FIRST DOWN — WHAT COULD HAPPEN: This is nuts.
– Weisman could rush for 1,200 yards and 12 TDs. He averaged 16 carries in 10 games last season, but if you throw out the five and nine carries he got when injured against Penn State and Northwestern, he averaged 18 carries in eight games. He could get plenty of opportunities.
One question that comes up with Weisman is the competition he faced. He did a lot of damage against Northern Iowa (113), Central Michigan (217) and Minnesota (177). CMU was No. 93 in the nation in rush defense; Minnesota was 72nd and UNI is an FCS school. The counter to that is the Michigan State game, running 26 times for 116 yards when the No. 8 rush defense in the nation pretty much knew Weisman was going to get the ball.
– Weisman could play a fullback/running back hybrid and rush for go for 1,200 yards of total offense. This number needs to be weighed against competition, but Weisman did have six of Iowa’s 23 plays that covered 30 to 49 yards. They were all rushes from the line of scrimmage.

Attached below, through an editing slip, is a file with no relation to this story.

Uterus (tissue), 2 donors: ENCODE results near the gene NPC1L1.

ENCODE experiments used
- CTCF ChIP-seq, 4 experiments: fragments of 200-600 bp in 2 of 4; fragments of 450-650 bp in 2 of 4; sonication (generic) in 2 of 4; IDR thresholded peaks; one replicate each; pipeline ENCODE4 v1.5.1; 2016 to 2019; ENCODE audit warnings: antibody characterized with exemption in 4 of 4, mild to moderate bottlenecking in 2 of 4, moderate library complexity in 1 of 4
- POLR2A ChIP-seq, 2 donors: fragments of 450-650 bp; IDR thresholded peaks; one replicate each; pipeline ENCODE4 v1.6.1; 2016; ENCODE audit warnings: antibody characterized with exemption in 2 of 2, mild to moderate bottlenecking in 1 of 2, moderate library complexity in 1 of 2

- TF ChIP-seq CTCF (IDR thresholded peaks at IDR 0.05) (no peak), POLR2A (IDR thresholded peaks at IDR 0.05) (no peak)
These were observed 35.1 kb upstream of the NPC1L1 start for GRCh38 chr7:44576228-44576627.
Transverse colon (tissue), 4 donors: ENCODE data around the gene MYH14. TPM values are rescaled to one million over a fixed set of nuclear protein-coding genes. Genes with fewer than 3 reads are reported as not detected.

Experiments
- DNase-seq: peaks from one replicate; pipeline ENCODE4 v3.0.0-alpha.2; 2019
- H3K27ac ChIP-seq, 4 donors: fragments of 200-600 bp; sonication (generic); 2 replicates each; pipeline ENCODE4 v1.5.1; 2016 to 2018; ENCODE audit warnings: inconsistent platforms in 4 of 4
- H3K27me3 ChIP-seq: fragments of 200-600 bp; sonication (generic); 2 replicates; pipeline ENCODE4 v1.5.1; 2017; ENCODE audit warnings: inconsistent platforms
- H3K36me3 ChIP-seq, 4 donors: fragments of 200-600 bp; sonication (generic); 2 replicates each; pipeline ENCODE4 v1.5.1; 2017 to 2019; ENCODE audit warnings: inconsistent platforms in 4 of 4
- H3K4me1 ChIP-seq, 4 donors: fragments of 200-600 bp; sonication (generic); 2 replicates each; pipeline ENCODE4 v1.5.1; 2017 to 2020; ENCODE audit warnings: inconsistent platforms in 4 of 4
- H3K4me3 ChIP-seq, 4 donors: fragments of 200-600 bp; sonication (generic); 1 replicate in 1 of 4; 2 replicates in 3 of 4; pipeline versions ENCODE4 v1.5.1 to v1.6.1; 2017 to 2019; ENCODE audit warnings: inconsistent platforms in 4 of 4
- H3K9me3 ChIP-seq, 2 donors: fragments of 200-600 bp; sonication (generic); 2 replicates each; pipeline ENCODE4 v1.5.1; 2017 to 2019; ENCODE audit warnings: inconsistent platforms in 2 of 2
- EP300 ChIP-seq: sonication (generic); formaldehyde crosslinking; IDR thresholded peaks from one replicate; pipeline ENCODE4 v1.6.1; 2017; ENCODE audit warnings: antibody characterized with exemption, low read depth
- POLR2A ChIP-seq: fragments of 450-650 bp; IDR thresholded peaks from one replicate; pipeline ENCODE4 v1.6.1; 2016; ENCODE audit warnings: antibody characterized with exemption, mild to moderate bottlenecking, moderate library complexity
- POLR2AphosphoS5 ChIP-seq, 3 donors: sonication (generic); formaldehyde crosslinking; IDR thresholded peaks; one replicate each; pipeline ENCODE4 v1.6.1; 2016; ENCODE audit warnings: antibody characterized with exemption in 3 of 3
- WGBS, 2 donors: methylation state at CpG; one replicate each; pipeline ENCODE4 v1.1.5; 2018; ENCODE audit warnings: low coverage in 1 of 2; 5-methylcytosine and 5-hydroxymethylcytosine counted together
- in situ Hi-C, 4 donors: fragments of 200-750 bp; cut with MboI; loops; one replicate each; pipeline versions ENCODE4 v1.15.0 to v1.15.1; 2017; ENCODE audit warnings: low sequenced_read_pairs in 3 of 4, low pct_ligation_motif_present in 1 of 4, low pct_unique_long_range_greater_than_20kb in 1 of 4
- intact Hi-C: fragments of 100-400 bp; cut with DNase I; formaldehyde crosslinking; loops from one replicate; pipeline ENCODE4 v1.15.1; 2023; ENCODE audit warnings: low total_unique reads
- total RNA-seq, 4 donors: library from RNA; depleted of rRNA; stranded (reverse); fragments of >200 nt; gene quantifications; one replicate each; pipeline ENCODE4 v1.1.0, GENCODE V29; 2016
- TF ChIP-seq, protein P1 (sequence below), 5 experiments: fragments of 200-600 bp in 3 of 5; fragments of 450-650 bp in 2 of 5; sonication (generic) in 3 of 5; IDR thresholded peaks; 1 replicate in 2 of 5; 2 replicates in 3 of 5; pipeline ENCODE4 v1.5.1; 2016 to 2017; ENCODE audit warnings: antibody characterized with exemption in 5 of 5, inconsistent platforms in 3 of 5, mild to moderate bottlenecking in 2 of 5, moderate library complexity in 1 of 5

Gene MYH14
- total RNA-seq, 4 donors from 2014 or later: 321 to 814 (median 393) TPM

– Iowa has to be serious about increasing impact plays on offense. Last season, the offense produced the Hawkeyes longest play in just five of 12 games. In five other games, Jordan Cotton kick returns were Iowa’s longest plays. Iowa won just one (MSU) of those games.
– Bullock could have 1,200 yards total offense and eight TDs. Again, is the RB/slot thing for real? Also, Bullock showed he can play running back in Iowa’s offense.
– Let’s go with 800 yards total offense for Canzeri. He’s No. 3 right now and if he works his way into the rotation, it’ll take some time.
– Malloy was really close to playing last season. That didn’t come out of nowhere. He must’ve opened some eyes in camp.